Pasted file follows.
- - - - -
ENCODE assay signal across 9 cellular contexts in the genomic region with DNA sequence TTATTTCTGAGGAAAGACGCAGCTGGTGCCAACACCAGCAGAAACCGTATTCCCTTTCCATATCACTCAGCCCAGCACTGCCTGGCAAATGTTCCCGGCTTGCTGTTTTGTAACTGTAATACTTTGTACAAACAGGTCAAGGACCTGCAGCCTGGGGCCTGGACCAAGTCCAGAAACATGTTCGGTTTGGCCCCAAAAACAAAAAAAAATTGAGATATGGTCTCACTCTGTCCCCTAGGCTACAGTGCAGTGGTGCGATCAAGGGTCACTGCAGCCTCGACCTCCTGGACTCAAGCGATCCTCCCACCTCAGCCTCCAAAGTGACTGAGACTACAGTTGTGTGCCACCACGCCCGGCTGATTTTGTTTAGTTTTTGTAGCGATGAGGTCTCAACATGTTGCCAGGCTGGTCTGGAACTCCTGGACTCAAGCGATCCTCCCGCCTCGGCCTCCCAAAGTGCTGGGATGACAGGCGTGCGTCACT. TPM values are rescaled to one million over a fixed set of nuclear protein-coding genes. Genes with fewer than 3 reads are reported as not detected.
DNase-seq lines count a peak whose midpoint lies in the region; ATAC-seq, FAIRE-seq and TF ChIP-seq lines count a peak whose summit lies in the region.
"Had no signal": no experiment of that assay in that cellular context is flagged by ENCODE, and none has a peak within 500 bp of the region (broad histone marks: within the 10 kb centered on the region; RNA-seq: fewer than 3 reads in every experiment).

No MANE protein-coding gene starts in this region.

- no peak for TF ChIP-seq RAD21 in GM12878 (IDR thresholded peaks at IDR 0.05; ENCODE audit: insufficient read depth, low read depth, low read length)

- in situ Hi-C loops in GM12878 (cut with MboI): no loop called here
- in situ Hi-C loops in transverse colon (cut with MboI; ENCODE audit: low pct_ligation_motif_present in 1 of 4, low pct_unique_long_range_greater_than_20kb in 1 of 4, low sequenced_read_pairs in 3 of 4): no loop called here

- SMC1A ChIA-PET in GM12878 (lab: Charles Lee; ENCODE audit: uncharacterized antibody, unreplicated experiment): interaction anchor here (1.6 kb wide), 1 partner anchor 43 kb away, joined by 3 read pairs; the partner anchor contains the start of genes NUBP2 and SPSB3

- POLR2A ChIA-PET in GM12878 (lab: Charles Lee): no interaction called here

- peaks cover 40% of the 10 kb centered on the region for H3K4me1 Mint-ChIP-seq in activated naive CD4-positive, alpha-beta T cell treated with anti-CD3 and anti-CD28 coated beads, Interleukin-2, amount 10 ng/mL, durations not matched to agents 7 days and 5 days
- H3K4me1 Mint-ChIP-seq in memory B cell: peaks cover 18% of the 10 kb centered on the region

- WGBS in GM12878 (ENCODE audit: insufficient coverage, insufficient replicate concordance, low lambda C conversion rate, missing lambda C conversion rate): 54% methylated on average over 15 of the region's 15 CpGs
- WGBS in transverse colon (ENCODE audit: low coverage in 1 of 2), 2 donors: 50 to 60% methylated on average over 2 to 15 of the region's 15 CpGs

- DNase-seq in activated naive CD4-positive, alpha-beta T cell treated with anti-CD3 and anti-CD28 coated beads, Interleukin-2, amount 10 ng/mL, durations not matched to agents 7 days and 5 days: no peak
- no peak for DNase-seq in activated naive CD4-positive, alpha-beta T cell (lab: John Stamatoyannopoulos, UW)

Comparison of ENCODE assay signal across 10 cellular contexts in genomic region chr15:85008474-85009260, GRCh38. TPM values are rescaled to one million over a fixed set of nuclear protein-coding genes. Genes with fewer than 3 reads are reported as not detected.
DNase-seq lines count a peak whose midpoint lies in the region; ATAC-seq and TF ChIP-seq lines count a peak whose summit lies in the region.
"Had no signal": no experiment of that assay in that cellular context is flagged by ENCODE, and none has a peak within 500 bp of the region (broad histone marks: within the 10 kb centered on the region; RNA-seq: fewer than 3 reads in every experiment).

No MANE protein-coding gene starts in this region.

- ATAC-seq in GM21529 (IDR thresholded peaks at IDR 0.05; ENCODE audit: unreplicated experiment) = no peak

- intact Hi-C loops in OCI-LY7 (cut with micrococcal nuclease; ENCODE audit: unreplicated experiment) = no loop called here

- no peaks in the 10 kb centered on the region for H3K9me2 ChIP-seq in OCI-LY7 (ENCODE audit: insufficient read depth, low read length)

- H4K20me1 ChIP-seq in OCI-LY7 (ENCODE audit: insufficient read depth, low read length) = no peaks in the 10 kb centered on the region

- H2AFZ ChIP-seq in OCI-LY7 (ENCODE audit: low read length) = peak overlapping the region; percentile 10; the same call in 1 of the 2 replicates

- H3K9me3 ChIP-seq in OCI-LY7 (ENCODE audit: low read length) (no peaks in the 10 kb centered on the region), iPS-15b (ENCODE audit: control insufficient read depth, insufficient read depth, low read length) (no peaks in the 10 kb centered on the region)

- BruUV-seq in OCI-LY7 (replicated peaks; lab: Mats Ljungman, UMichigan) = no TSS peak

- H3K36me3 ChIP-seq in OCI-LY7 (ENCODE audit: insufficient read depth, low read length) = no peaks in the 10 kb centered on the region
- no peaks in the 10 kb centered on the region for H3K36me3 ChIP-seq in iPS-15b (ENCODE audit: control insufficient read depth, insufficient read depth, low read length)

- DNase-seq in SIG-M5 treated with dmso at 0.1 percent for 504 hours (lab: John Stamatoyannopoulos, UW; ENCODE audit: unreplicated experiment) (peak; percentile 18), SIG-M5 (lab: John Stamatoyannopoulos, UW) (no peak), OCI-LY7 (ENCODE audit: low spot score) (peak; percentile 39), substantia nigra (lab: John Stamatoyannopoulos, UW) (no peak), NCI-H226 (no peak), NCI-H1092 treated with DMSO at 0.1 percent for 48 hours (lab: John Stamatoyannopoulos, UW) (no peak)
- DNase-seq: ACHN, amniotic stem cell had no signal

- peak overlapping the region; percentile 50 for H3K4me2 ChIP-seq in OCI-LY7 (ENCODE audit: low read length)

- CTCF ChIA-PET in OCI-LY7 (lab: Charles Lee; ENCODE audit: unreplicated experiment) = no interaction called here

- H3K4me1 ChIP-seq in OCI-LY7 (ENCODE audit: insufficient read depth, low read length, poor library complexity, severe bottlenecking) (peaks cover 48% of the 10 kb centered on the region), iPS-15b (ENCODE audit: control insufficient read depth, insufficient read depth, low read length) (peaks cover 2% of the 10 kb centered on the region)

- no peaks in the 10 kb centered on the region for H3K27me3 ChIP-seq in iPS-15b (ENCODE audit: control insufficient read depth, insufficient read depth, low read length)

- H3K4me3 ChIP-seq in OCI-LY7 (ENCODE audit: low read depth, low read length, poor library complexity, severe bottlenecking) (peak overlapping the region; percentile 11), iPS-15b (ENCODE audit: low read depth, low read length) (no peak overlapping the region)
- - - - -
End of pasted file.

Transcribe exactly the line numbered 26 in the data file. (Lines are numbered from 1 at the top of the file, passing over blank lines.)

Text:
- BruUV-seq in OCI-LY7 (replicated peaks; lab: Mats Ljungman, UMichigan) = no TSS peak